The classification depends on the nature and purpose of the financial assets and is determined at the time of initial recognition. The FWBII only holds loans and receivables.

Loans and Receivables

Trade receivables, loans and other receivables that have fixed or determinable payments that are not quoted in an active market are classified as loans and receivables. Loans and receivables are measured at amortised cost using the effective interest method less impairment. Interest is recognised by applying the effective interest rate.

Effective Interest Method

The effective interest method is a method of calculating the amortised cost of a financial asset and of allocating interest income over the relevant period. The effective interest rate is the rate that exactly discounts estimated future cash receipts through the expected life of the financial asset or, where appropriate, a shorter period.

Income is recognised on an effective interest rate basis except for financial assets that are recognised at fair value through profit or loss.

Impairment of Financial Assets

Financial assets are assessed for impairment at each reporting date.

Financial assets held at amortised cost - if there is objective evidence that an impairment loss has been incurred for financial assets held at cost, the amount of the impairment loss is measured as the difference between the asset’s carrying amount and the present value of the estimated future cash flows discounted at the asset’s original effective interest rate. The carrying amount is reduced by way of an impairment allowance account. The loss is recognised in the Statement of Comprehensive Income.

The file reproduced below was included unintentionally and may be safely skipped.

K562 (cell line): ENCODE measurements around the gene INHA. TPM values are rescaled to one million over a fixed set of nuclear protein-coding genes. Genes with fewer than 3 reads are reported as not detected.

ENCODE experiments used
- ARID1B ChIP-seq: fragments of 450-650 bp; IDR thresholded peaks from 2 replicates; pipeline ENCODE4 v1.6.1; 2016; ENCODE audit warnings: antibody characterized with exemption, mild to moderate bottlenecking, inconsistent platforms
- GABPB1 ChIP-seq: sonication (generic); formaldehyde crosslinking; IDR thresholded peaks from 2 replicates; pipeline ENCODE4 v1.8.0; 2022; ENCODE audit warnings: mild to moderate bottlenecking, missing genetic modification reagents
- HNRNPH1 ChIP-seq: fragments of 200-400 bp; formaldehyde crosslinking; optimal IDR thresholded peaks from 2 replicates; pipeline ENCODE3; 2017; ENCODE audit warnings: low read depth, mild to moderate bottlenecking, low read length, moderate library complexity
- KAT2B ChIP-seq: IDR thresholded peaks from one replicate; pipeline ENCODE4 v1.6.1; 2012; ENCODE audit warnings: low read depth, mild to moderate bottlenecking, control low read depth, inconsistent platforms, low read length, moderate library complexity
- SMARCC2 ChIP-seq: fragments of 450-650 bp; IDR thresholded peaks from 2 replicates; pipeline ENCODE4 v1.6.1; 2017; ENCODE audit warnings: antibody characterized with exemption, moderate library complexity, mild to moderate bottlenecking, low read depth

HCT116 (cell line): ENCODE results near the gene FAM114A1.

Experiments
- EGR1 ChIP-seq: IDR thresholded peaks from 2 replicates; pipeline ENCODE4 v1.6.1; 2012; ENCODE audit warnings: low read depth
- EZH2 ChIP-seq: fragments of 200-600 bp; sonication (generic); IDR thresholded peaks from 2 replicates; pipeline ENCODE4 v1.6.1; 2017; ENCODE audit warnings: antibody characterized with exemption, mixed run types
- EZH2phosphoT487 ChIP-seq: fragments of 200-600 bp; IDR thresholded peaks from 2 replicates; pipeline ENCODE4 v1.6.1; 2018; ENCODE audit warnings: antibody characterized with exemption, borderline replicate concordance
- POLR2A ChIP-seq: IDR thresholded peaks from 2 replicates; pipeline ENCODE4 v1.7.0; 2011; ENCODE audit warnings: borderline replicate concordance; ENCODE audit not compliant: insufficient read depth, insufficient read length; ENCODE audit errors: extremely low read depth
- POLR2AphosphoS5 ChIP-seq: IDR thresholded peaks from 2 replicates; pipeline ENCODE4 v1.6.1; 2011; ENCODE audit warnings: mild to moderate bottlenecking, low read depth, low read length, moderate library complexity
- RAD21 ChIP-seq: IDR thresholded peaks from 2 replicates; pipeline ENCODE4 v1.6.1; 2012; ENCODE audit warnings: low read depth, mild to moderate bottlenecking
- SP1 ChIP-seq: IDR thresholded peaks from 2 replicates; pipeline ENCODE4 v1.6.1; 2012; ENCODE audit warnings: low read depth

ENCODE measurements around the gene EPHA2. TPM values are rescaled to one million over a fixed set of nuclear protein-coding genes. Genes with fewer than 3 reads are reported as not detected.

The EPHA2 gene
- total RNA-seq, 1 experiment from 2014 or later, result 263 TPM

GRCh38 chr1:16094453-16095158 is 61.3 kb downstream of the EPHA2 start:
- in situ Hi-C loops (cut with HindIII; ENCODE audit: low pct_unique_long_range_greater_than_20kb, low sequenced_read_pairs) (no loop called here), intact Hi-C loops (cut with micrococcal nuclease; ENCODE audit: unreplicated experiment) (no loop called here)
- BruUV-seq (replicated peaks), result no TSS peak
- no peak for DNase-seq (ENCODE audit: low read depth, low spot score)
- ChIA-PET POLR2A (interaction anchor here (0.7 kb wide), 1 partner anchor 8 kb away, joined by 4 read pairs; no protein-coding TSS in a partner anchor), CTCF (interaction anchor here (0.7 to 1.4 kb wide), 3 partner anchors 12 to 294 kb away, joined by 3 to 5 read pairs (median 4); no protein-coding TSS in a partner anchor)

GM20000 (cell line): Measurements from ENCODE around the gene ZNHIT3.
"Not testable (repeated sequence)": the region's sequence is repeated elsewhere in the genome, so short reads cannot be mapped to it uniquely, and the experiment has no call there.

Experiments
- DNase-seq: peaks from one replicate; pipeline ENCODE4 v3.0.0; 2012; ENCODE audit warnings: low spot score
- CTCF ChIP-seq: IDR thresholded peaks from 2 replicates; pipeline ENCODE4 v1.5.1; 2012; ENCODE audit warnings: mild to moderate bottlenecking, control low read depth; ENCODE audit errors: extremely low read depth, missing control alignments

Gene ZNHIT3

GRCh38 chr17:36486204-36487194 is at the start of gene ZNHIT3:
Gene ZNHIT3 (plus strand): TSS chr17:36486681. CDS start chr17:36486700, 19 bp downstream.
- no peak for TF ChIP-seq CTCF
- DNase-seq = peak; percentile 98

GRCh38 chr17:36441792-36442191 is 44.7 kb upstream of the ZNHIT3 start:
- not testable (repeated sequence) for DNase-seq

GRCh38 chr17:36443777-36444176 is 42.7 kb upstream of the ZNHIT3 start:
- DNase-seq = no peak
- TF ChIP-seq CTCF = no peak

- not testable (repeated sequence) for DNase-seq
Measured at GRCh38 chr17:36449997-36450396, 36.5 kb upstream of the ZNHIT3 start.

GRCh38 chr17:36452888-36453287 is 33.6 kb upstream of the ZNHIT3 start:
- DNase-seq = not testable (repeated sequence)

1.14 Liabilities – Suppliers and Other Payables

Suppliers and other payables are recognised at amortised cost. Liabilities are recognised to the extent that the goods or services have been received (and irrespective of having been invoiced).

1.15 Financial Liabilities

Financial liabilities are classifed as either financial liabilities at fair value through profit or loss or other financial liabilities.

Financial Liabilities At Fair Value Through Profit Or Loss

Financial liabilities at Fair Value through profit or loss are initially measured at fair value. Subsequent fair value adjustments are recognised in profit or loss. The net gain or loss recognised in profit or loss incorporates any interest paid on the financial liability.

Other Financial Liabilities

Other financial liabilities, including borrowings, are initially measured at fair value, net of transaction costs. These liabilities are subsequently measured at amortised cost using the effective interest method, with the interest expense recognised on an effective yield basis.

Effective Interest Method

The effective interest method is a method of calculating the amortised cost of a financial liability and of allocating interest expense over the relevant period. The effective interest rate is the rate that exactly discounts estimated future cash payments over the expected life of the financial liability or, where appropriate, a shorter period.

1.16 Contingent Assets and Contingent Liabilities